9. Re-purpose food instead of throwing it away. Stale cereal can be used to make Cereal Killer Muffins and stale bread is easily turned into bread crumbs.
  10. Eat lower on the food chain. Beef is easily 4 or 5 times as expensive as beans. Conventionally raised beef is devastating for the environment - choosing meatless meals lowers your carbon "plate-print". If eating meat, look for animals that are raised responsibly and are fed grass - that is what cows are supposed to eat and they're healthier for it. Check out Meatless Monday for recipe inspiration and more information. 
  11. Use two wheels - The benefits of traveling by bike are endless, but better focus in school and at work, less dependance on oil, not needing a gym membership and rethinking unnessary trips and purchases (do I really want to carry that home on a bike?) are a few.

It is easy to get caught in the trap of feeling overwhelmed with wanting to make too many changes at once, or worse, feeling like what you're doing doesn't matter: it does! Do what you can and build from there.

 Reader Poll: What is your best tip for being green and saving green?

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Thursday, August 9, 2012

Cereal Killer Muffins: when good cereal goes bad

Cereal Killer Muffins: when good cereal goes bad

This muffin recipe is a quick way to use up cereal that has gone stale and bananas that are past prime. The cereal rises like the phoenix into something new and improved and we don't waste so much food! Good choices.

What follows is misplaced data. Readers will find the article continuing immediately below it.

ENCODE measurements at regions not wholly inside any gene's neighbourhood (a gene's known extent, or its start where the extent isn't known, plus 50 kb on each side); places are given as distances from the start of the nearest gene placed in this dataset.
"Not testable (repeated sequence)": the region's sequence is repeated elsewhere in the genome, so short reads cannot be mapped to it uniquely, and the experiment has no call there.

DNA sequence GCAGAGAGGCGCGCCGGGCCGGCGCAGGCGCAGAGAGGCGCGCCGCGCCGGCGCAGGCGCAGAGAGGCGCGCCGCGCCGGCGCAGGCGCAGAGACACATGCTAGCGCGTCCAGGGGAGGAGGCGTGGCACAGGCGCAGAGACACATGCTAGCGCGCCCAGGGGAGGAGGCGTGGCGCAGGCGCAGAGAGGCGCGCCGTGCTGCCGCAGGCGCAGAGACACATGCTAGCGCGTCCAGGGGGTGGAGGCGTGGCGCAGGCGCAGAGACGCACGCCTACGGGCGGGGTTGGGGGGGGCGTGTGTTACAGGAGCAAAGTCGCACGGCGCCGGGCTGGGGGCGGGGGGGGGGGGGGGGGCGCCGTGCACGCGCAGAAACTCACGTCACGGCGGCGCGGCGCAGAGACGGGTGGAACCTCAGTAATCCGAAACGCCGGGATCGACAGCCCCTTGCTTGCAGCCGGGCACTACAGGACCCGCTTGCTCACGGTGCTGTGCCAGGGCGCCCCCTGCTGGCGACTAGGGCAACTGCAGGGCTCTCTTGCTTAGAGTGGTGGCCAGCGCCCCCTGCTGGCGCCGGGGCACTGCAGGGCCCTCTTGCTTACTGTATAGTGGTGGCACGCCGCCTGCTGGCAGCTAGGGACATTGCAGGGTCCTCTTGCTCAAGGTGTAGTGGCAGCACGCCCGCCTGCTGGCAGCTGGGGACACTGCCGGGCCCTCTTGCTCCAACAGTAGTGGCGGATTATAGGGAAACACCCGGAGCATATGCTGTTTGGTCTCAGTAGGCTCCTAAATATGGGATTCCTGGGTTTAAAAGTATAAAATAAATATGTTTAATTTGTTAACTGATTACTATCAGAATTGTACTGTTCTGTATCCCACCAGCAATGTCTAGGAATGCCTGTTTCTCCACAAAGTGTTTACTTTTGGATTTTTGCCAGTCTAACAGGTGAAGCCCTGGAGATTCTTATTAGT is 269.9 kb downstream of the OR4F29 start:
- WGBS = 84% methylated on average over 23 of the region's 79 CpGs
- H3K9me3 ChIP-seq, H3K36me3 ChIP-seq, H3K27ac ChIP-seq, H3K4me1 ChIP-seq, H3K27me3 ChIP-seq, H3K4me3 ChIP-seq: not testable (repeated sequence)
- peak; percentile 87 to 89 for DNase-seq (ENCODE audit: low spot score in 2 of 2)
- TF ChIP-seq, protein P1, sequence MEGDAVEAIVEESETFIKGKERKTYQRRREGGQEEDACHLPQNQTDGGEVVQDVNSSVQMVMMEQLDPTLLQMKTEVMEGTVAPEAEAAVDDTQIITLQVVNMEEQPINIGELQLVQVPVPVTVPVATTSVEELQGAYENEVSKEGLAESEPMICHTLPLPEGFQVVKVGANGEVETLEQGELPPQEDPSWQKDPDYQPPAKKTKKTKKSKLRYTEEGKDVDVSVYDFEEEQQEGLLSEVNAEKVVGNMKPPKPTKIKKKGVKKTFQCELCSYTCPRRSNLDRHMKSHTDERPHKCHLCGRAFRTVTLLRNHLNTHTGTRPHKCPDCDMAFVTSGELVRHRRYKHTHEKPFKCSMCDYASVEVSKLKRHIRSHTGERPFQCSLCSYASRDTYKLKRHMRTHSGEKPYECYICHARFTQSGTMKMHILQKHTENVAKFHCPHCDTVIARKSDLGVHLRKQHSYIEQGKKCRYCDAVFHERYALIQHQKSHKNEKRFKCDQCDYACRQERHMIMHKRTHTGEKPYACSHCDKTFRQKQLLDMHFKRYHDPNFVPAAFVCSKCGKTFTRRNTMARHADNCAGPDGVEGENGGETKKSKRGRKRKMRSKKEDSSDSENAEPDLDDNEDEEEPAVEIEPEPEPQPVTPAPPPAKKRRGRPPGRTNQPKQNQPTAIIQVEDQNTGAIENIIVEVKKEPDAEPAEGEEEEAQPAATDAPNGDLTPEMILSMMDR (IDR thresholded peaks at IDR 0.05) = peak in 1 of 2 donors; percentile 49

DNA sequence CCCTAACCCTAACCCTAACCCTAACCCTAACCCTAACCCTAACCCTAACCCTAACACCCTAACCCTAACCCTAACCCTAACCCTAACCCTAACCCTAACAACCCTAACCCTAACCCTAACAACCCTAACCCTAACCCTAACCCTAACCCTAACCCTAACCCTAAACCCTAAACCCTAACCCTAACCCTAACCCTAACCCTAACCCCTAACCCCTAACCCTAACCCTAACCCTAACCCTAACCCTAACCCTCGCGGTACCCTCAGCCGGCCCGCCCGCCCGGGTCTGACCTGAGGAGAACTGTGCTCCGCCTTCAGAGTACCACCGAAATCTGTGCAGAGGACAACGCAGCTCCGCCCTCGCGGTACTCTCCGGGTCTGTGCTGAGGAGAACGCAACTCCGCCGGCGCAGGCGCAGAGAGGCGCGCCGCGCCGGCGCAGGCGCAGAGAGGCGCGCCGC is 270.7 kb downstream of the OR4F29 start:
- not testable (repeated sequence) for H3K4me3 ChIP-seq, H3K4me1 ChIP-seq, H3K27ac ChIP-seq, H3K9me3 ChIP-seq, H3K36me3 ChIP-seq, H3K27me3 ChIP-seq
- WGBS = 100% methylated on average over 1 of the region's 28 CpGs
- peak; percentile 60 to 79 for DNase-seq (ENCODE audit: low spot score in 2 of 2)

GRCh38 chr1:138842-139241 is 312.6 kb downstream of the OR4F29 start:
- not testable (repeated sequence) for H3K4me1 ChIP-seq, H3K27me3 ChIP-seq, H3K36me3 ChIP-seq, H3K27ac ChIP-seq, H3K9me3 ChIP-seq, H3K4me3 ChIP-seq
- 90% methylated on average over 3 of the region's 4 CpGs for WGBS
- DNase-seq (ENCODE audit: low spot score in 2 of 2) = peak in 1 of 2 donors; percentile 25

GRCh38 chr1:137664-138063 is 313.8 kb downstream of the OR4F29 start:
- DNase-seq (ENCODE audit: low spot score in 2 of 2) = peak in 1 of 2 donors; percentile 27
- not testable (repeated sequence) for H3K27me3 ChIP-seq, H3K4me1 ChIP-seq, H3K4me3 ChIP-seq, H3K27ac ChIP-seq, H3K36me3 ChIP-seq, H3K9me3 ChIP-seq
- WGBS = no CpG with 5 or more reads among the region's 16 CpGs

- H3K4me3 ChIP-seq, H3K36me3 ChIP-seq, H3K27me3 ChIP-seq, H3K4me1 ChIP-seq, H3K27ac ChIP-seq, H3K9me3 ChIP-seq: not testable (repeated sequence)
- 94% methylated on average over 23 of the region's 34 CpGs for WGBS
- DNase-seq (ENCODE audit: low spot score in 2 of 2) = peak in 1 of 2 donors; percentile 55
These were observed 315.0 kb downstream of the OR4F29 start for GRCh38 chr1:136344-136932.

In the US, nearly 14% of trash headed towards the landfill is food waste; this staggering number accounts for 34 million tons of food waste generated in 2010! Holy cats! Beyond prevention, this food waste could easily be diverted to a compost pile (if you're in the country and aren't supporting a rat family) or a worm bin (anywhere) or fed to chickens (anywhere). Food waste deserves its own posting, but for now, give these muffins a try and do your part to lower food waste ending up in the landfill.

For more information from the EPA about food waste click here.

Cereal Killer Muffins

2 cups stale cereal ('O' shaped cereal works well)
1 1/4 cups flour
1/3 cup brown sugar
2.5 teaspoons baking powder
1 teaspoon vanilla extract
1/2 teaspoon cinnamon powder
1 cup of banana puree (2-3 medium bananas mushed)
1 cup raisins
2/3 cup low-fat milk
3 tablespoons vegetable oil
1 egg

  1. Preheat oven to 400 degrees.
  2. Spray muffin tins with non-stick spray or line with paper muffin cups
  3. Crush cereal; try a potato masher, the bottom of a glass, or let your kitchen helper use a rolling pin to crush the cereal in between clean tea towels (can we do this without plastic bags?).
  4. Mix all ingredients in a large bowl until just mixed (don't over mix*). Distribute batter between the 12 muffin cups evenly and bake 18-22 minutes or until browned and a toothpick inserted in the center of a few muffins comes out clean
Note: If these last longer than ten minutes in your kitchen and don't have a big enough storage container, try your stock pot. 

Measure stale cereal
Crush using a potato masher, the bottom of a glass or a rolling pin
Measure ingredients into large mixing bowl

Mix until just combined

Divide between 12 muffin cups and bake until done